Brentwood is an affluent neighborhood in the Westside of Los Angeles, California. As a member of a group of nearby neighborhoods that are affluent, it is known as one of the “Three Bs”, along with Beverly Hills and Bel Air. This Brentwood is now most famously known as the site of the 1994 stabbing death of Nicole Brown Simpson and Ronald Goldman, by her ex-husband, the now infamous, O.J. Simpson. Brentwood is also a city and an affluent suburb of Nashville located in Williamson County, Tennessee. This Brentwood is little known outside of the Nashville area, unless you’re an already wealthy local celebrity or an aspiring country music star. I certainly didn’t know anything about the Brentwood in Tennessee, until we made the difficult decision to Relocate there in 2006.
Husband had been working for the same large company for 25 years. We were both in our very early 50’s when husband’s employer told him they were moving from the L.A. area to the Nashville area. At first, I didn’t want to go. My entire family lived in California, I had a good, cushy and flexible job, and I was spoiled by the whole situation, but knew we would not be able to stay in California unless husband could find a good new job that he might like to do for the next 15 years at least. In 2006, I had been working for a small company for almost 10 years, and for the last five years of that part-time, which gave me a lot of flexibility as a parent. Our two daughters were of high school age; one about to enter and the other with two years to go. We reluctantly decided that a move at that time would be the least disruptive of our looming unsavory options. After all, Tennessee’s climate is relatively temperate. We thought there would not be too much snow in the winter, compared to the far northern US, and not too much heat and humidity, when compared with the Deep South. There was no state income tax and the overall cost of living in the Volunteer State was low compared to the Golden State.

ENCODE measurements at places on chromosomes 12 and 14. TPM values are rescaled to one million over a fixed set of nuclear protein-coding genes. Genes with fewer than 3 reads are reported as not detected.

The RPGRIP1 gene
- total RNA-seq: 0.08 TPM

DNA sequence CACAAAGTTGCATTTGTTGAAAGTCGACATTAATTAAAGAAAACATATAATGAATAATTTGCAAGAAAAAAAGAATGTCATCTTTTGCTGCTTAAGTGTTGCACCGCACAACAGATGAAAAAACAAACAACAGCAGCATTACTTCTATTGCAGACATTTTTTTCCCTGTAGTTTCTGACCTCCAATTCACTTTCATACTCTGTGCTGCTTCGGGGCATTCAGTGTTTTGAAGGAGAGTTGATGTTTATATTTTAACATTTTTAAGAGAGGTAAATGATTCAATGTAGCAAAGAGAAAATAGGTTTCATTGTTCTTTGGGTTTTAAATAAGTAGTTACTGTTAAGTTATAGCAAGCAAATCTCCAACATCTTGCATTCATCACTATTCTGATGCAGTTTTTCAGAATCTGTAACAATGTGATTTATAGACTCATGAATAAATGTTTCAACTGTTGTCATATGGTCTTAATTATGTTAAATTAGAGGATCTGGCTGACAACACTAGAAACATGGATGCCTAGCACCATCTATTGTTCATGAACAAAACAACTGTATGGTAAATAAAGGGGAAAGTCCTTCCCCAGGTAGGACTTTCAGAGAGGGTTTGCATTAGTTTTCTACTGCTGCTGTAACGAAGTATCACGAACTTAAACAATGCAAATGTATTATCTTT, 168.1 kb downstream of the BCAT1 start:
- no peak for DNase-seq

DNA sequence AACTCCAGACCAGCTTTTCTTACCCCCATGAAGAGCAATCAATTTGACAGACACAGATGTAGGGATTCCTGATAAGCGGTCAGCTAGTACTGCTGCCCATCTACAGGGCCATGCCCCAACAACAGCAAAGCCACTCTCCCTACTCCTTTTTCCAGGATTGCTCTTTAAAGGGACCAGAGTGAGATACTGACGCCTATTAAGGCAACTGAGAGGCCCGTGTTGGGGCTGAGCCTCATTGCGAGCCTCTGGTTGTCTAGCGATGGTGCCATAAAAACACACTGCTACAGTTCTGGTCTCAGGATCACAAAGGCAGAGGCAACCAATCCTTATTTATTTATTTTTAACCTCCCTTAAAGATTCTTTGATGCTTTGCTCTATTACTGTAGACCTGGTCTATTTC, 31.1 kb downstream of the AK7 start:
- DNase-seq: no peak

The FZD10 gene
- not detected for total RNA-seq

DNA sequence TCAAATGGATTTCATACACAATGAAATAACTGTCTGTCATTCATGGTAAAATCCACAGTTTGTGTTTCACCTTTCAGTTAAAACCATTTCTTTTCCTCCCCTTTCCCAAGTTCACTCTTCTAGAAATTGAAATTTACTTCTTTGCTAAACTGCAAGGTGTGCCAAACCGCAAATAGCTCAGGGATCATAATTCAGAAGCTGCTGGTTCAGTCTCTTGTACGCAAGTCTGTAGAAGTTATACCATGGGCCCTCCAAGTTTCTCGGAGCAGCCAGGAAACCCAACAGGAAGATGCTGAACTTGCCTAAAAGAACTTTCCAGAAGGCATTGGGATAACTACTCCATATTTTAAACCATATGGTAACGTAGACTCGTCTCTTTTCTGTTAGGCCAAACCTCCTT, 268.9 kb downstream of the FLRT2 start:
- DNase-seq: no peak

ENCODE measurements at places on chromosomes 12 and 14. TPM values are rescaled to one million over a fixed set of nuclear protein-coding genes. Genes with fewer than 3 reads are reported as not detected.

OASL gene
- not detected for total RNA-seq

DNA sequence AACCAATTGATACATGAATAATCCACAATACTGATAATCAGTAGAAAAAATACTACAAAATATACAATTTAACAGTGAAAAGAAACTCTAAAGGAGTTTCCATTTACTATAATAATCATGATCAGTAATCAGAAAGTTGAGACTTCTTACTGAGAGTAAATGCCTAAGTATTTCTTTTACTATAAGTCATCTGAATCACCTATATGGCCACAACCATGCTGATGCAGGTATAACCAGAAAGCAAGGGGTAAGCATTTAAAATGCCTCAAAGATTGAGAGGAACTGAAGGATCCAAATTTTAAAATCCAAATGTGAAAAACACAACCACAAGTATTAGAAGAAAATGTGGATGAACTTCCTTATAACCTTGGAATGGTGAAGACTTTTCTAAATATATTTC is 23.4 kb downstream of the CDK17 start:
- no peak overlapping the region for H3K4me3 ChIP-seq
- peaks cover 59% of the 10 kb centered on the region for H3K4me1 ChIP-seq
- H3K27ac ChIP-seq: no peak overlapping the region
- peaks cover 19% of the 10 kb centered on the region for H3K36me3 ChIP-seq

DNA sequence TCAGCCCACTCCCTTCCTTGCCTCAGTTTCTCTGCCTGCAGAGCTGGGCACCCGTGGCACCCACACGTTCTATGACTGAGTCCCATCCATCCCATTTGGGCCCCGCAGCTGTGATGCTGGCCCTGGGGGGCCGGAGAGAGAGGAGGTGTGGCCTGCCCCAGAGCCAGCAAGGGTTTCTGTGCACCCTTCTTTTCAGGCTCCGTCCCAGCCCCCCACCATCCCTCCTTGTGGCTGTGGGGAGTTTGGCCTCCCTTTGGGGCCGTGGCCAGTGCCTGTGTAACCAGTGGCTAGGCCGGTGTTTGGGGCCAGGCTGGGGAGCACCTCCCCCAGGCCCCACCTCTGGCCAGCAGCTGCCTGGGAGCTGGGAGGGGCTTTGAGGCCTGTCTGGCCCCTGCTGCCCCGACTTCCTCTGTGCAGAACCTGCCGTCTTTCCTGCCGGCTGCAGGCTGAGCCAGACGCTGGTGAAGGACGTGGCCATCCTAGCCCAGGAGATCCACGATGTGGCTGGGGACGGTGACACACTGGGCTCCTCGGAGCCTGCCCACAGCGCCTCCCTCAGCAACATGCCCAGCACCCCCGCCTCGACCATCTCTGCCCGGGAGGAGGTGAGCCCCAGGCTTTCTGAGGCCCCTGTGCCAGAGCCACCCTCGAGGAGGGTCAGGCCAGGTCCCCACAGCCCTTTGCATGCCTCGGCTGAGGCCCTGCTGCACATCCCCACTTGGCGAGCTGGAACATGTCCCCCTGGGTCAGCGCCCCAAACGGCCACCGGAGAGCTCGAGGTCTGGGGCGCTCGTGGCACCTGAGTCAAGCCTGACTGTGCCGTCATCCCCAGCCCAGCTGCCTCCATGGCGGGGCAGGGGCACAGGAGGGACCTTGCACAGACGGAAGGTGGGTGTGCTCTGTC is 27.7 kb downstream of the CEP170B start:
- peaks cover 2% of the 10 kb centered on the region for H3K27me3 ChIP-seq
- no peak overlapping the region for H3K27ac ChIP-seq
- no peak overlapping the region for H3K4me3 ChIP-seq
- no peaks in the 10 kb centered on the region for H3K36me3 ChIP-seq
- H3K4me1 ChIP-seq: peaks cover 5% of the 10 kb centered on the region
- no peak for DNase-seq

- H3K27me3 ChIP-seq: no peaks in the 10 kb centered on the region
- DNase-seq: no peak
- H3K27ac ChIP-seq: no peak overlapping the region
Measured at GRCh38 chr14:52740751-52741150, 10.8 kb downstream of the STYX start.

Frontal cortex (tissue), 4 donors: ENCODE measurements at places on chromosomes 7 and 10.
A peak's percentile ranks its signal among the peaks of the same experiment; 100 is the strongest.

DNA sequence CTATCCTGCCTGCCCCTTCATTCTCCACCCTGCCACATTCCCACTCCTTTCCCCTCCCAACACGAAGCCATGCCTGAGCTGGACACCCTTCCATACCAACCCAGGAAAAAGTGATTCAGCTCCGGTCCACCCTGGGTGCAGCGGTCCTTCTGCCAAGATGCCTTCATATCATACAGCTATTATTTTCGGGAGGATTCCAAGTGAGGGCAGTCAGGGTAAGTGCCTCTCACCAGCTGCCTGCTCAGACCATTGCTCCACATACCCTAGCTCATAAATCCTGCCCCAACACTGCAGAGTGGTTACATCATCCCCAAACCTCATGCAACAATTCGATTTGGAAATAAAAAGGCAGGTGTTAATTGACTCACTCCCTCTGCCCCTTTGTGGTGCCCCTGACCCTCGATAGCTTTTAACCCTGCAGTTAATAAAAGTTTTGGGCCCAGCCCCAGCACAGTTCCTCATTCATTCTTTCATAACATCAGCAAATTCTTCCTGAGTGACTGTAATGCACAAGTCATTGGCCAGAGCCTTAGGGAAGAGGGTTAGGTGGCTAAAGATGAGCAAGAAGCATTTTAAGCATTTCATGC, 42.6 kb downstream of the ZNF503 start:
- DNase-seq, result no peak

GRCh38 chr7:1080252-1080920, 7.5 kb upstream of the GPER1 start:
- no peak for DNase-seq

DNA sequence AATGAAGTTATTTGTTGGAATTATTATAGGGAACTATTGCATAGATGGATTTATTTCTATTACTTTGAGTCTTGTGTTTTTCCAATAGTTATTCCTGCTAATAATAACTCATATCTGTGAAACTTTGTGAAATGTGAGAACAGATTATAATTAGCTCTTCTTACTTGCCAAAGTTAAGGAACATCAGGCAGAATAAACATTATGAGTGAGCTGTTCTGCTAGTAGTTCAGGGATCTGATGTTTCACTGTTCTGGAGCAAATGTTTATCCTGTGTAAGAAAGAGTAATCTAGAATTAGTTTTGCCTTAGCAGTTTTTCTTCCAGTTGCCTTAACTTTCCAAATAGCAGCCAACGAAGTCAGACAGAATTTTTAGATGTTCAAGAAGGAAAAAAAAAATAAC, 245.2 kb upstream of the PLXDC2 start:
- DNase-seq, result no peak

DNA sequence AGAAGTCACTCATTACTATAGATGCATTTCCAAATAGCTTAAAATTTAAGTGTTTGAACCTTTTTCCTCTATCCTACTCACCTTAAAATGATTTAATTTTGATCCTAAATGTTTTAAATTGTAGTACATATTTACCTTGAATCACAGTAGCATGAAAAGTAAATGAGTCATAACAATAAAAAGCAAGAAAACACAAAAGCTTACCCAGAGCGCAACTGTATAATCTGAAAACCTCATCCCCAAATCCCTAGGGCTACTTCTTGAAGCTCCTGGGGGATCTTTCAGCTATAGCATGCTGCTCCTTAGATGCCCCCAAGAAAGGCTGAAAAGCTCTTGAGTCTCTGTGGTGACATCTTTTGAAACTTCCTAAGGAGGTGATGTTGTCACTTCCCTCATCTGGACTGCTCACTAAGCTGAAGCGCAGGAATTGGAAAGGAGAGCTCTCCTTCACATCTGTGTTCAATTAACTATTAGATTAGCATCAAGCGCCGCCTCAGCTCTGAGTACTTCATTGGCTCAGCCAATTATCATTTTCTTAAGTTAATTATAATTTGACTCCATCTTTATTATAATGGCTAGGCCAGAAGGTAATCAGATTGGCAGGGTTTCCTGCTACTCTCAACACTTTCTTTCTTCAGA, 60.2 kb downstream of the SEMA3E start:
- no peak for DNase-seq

We started house hunting in Brentwood in late 2005. We’d decided to settle there since it was touted as having the best public schools in the Nashville area. I might have known right off the bat, though, that this city would end up being not my kind of place, when the realtor made a point of emphasizing that it was only a day’s drive from the beach, by which he meant Florida. Blind and overwhelmed fool that I was, I assured him that this fact was unimportant, since I’d lived near the beach all of my life but didn’t go there very often anymore. More so, I should have taken a clue as to the pending uncomfortable affluence of the place when he showed us houses in a private gated golf course community and a home formerly owned by a current country music superstar, on that first visit. It’s amazing to look back on it now, but the golf course homes were “too much” and Trisha Yearwood’s house was not enough, maybe because she didn’t have kids, I guess.
On our second trip, we finally settled on the purchase of a home The Highlands of Belle Rive, the third or fourth subdevelopment in one of the town’s older subdivisions i.e. after Belle Rive I, II and III. Passing the signs with fancy-shmancy subdivision names, like Carondelet and Concord Hunt, Fountainbrooke and Fountainhead, The Governor’s Club, King’s Crossing and Princeton Hills, should have been my second clue that this city would end up being not my kind of place. This was also the first time I recall ever hearing anyone use the term “subdivision” and we’d always lived in usually unnamed and untitled i.e. anonymous neighborhoods that, if anything, were identified by the closest major intersection.